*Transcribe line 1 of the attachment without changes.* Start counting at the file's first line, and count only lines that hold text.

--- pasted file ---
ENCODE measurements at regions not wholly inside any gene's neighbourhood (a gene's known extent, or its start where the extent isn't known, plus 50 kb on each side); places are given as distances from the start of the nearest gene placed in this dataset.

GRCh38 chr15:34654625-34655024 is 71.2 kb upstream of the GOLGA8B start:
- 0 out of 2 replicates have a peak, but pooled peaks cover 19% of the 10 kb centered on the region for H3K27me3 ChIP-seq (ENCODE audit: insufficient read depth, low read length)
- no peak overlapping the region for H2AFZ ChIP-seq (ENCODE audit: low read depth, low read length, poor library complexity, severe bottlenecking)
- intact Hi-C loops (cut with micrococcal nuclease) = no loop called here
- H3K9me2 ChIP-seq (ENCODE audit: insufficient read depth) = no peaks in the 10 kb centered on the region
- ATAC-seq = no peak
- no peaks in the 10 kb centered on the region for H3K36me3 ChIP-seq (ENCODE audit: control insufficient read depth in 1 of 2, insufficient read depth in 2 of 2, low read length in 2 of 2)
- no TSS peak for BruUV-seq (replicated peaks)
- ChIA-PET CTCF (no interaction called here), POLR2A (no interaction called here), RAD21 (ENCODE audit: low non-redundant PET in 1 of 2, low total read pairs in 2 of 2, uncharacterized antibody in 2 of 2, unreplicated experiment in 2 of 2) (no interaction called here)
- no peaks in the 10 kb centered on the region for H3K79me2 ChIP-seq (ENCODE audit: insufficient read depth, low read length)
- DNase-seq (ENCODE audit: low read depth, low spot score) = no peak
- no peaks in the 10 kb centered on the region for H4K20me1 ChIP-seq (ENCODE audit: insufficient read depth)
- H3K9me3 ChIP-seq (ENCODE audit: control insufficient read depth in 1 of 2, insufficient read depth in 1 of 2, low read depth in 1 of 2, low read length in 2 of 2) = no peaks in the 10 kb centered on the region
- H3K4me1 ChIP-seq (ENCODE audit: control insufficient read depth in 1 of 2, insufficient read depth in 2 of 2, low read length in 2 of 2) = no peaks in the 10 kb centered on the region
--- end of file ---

ENCODE measurements at regions not wholly inside any gene's neighbourhood (a gene's known extent, or its start where the extent isn't known, plus 50 kb on each side); places are given as distances from the start of the nearest gene placed in this dataset.